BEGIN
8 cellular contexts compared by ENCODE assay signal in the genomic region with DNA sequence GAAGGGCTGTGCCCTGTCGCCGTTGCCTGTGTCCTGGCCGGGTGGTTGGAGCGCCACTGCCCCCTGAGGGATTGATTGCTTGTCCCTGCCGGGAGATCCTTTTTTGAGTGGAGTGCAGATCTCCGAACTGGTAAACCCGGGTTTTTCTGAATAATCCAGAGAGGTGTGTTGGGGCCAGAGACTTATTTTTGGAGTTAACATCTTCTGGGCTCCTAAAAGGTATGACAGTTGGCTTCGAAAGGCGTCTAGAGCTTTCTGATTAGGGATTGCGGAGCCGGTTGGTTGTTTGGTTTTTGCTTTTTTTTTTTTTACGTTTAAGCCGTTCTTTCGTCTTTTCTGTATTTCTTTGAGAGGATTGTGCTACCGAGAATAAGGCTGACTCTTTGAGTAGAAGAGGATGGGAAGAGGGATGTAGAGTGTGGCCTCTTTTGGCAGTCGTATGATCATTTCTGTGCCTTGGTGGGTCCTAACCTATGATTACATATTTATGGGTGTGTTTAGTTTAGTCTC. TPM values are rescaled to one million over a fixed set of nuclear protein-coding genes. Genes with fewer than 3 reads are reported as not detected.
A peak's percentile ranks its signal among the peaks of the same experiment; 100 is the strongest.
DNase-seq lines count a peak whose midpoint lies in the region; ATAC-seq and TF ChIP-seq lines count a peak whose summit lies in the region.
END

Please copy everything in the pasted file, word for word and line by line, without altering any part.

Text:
8 cellular contexts compared by ENCODE assay signal in the genomic region with DNA sequence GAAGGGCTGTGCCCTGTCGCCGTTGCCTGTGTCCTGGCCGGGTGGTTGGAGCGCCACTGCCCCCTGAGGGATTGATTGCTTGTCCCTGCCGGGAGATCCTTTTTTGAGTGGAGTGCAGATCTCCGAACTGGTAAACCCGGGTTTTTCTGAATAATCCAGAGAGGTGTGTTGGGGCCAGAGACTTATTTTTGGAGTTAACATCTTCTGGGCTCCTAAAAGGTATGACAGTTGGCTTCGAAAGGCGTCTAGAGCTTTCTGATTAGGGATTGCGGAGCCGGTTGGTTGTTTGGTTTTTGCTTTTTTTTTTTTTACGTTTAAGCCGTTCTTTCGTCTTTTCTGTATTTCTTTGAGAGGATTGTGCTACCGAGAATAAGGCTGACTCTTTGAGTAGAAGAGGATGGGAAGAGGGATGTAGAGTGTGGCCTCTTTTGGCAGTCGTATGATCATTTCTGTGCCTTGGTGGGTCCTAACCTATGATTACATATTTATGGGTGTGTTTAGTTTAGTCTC. TPM values are rescaled to one million over a fixed set of nuclear protein-coding genes. Genes with fewer than 3 reads are reported as not detected.
A peak's percentile ranks its signal among the peaks of the same experiment; 100 is the strongest.
DNase-seq lines count a peak whose midpoint lies in the region; ATAC-seq and TF ChIP-seq lines count a peak whose summit lies in the region.